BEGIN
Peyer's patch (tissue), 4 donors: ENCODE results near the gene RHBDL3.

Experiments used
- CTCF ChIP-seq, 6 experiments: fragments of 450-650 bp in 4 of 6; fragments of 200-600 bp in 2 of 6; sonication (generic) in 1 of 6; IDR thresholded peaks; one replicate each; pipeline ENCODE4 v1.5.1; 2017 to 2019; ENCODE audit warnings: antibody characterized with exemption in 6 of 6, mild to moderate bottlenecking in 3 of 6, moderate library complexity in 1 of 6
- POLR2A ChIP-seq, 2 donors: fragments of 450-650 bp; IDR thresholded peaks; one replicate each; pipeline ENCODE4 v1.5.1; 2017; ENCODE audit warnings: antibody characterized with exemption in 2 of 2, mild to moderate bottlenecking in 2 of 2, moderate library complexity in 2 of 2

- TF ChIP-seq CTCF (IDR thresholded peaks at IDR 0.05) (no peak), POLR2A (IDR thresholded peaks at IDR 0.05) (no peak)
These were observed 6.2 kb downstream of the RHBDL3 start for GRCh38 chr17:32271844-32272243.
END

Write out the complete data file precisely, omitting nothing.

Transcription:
Peyer's patch (tissue), 4 donors: ENCODE results near the gene RHBDL3.

Experiments used
- CTCF ChIP-seq, 6 experiments: fragments of 450-650 bp in 4 of 6; fragments of 200-600 bp in 2 of 6; sonication (generic) in 1 of 6; IDR thresholded peaks; one replicate each; pipeline ENCODE4 v1.5.1; 2017 to 2019; ENCODE audit warnings: antibody characterized with exemption in 6 of 6, mild to moderate bottlenecking in 3 of 6, moderate library complexity in 1 of 6
- POLR2A ChIP-seq, 2 donors: fragments of 450-650 bp; IDR thresholded peaks; one replicate each; pipeline ENCODE4 v1.5.1; 2017; ENCODE audit warnings: antibody characterized with exemption in 2 of 2, mild to moderate bottlenecking in 2 of 2, moderate library complexity in 2 of 2

- TF ChIP-seq CTCF (IDR thresholded peaks at IDR 0.05) (no peak), POLR2A (IDR thresholded peaks at IDR 0.05) (no peak)
These were observed 6.2 kb downstream of the RHBDL3 start for GRCh38 chr17:32271844-32272243.